What you should teach your staff about cybersecurity

3 January 2019 by Mark Williams

When it comes to cybersecurity, your employees are your weakest link. Forty-two percent of small business owners say employee negligence is the leading cause of cybersecurity breaches. This is a damning statistic, and if it reflects your business even slightly it’s obvious who is to blame – you.

That’s right, even if your employees’ actions cause a cybersecurity breach, the buck stops with you. If you have not provided cybersecurity training and awareness for your staff, don’t be surprised when they cause a breach.

In 2016, only one-in-five UK businesses provided cybersecurity training for their staff. This is not good enough. Especially when 52 percent of business leaders themselves don’t know what to do in the event of a cybersecurity incident.

If you’re not a cybersecurity expert, it’s best practice to get a reliable IT partner to deliver the training. However, if for whatever reason you can’t do that, there are some key areas you’ll need to cover.

Here are three things you should teach your staff about cybersecurity.

Click to get your free IT security policy template

1. The basics of email security

Seventy-eight percent of employees admit to being aware of the risks of suspicious links but click on them anyway. This is an unacceptable risk for your business. Here are some tips for identifying a potentially malicious email:

  • The sender will convey a sense of urgency, encouraging the reader to act or click on a link
  • Often, they are badly written e.g. ‘Could you please to click link’
  • They may also have unidentifiable email domains, pixelated images and logos

 

As well as being on the lookout for these indicators, there is another quick trick for testing whether an email link is genuine. Hover the mouse over the suspicious link. At the bottom left of the window a box will pop up with the destination URL. If it matches and is identifiable, you’re fine. If it is unidentifiable or does not match the company/message of the email DO NOT CLICK.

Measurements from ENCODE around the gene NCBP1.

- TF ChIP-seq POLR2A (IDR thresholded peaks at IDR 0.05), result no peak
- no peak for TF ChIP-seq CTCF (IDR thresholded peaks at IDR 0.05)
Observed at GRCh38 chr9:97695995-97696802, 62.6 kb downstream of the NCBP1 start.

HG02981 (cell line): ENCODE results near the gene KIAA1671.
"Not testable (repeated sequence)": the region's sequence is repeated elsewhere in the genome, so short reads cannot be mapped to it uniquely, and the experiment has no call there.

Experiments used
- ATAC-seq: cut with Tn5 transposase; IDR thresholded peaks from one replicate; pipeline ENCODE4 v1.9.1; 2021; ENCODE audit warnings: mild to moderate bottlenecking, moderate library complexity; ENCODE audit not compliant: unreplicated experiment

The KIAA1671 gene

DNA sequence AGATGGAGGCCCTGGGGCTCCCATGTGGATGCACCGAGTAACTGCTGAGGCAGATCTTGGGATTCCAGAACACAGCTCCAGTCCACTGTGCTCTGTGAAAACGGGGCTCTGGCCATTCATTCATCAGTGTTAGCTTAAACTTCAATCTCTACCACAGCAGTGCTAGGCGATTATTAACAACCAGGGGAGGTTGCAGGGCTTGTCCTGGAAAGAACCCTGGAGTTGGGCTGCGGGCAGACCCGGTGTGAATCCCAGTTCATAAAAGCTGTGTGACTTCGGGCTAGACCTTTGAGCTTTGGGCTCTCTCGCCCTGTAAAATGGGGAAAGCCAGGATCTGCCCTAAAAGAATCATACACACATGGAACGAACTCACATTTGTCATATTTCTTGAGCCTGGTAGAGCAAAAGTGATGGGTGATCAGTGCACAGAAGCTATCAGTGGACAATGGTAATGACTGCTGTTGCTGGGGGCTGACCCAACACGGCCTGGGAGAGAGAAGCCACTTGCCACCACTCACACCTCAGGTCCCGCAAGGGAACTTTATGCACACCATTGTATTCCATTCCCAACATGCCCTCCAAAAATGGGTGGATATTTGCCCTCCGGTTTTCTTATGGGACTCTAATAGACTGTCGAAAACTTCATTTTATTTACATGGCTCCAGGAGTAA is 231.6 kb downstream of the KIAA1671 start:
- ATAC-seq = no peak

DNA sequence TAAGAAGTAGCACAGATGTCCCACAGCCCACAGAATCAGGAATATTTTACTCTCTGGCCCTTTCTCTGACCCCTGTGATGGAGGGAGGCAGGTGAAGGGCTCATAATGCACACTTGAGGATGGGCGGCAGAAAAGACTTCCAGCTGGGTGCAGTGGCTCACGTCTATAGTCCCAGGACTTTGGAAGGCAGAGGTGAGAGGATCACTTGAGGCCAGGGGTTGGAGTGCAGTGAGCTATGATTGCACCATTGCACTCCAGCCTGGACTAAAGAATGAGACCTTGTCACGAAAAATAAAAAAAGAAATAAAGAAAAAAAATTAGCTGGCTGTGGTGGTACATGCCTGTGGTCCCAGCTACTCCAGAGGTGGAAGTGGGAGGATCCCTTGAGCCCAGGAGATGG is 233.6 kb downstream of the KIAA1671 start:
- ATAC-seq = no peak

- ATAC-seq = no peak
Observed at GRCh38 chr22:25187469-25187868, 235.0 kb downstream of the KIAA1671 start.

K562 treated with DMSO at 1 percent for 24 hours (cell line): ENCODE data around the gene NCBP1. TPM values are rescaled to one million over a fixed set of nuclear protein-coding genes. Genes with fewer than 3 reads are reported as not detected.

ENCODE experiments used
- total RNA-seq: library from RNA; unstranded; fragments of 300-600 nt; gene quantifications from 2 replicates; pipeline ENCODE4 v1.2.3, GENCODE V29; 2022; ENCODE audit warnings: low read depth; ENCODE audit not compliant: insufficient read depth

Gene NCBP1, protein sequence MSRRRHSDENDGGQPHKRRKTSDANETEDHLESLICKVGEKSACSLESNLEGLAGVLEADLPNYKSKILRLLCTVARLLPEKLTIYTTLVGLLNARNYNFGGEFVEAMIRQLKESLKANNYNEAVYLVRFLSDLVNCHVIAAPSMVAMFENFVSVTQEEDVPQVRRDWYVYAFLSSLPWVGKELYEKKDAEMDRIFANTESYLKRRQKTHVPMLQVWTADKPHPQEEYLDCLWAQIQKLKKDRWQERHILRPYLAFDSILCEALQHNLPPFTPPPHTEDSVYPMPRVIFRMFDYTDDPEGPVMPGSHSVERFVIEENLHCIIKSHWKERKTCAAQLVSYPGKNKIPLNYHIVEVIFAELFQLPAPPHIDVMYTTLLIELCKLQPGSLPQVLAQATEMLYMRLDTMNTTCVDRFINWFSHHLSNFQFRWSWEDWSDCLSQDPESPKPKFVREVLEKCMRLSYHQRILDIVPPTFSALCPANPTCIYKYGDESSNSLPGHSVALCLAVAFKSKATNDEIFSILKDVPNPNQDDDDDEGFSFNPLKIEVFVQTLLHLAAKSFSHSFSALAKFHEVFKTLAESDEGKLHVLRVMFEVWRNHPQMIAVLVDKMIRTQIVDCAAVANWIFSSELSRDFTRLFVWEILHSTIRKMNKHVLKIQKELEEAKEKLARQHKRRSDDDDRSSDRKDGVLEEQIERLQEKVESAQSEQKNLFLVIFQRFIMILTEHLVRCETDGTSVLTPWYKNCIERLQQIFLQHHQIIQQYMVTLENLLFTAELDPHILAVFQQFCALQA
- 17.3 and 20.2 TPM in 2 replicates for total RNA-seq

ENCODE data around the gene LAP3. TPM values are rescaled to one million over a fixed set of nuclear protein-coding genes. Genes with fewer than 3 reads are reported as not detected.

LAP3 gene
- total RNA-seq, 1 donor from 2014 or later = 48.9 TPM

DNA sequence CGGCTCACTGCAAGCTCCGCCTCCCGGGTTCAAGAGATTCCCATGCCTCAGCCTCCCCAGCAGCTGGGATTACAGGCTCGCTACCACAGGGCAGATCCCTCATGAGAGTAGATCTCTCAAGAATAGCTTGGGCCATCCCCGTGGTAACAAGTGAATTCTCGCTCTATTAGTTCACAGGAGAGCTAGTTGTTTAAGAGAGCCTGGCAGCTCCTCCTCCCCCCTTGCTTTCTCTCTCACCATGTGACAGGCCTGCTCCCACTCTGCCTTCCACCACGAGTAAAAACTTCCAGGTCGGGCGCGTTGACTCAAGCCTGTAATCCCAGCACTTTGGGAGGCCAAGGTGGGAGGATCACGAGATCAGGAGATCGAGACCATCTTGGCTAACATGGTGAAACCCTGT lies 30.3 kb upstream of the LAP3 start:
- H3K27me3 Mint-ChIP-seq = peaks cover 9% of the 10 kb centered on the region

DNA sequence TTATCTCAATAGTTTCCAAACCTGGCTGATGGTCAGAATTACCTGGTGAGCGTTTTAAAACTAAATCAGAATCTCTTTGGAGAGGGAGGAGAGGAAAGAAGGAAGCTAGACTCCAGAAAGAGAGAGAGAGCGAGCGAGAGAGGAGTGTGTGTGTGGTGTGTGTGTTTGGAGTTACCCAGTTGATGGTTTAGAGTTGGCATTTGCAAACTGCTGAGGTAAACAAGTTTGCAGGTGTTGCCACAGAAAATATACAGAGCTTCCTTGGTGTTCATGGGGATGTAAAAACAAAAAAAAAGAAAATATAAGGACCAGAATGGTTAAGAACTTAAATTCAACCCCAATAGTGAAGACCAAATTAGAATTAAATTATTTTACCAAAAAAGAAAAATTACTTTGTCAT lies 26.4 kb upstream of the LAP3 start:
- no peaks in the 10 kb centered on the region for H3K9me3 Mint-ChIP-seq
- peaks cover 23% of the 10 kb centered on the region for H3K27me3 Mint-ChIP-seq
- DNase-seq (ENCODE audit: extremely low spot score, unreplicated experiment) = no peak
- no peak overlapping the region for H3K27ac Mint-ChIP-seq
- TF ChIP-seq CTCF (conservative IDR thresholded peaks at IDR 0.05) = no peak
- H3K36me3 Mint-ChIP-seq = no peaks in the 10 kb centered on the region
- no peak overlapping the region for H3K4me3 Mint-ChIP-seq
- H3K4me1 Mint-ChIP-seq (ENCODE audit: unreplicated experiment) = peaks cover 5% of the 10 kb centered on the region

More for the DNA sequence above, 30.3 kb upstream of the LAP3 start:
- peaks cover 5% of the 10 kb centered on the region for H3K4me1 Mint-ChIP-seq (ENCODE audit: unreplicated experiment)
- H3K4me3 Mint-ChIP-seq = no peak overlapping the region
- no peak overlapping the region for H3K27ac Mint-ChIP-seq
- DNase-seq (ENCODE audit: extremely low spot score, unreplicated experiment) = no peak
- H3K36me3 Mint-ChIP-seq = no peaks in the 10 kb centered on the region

2. How to create a strong password

Too often people have a single password for every single online platform. This is usually a word or number that is very easy for hackers to figure out e.g. your birthday, anniversary or mother’s maiden name.

When creating a password, it should be long, include numbers and symbols and be random. However, these are hard to remember. Luckily we have two tips for making a strong, memorable password:

  • Use a random string of words. It has been shown that ‘correct horse battery staple’ would take a computer 550 years to guess at a rate of 1000 guesses per second to crack it.
  • Use a memorable phrase to base it on. This doesn’t have to be a famous one, in fact, the weirder the better. For example, ‘I wouldn’t waste money on thirty-seven old donuts for my fireplace’ could be IWn’tWMo37ODfmfP.

 

3. How to keep mobile devices safe

It’s common for people to have devices that they use for work. However, if they don’t take security seriously, they could cause major damage to your business. To keep mobile working safe, make sure your employees follow these three steps:

  • Prevent physical theft. Obviously, employees should avoid losing their phone either accidentally or through theft. Beyond that you need to ensure they have lock screen security and software that allows them to remotely find, lock or wipe their phone.
  • Don’t take unnecessary security risks. These include avoiding unknown potentially malicious Wi-Fi networks and jailbreaking devices. They should also manage apps carefully, only getting ones verified as safe by your IT tea.
  • Use security software. Without an anti-malware mobile security system, your devices will always be at risk.

Train with the best, because hackers don’t rest

A modest investment in security awareness and training has a 72 percent chance of significantly reducing the business impact of a cyber-attack. In fact, most cybersecurity training programmes result in a 37-fold return on investment. So, the question is, what’s stopping you from keeping your business safe?

If you’re interested in perfecting your business’s cybersecurity, why not book a free security evaluation with one of our experts. We’ll highlight the vulnerabilities in your business and explain how you can keep your business safe.

Click to get your free IT security policy template

 

Download Pensar's business guide to ransomware

Free email updates

Get Pensar business IT articles in your inbox.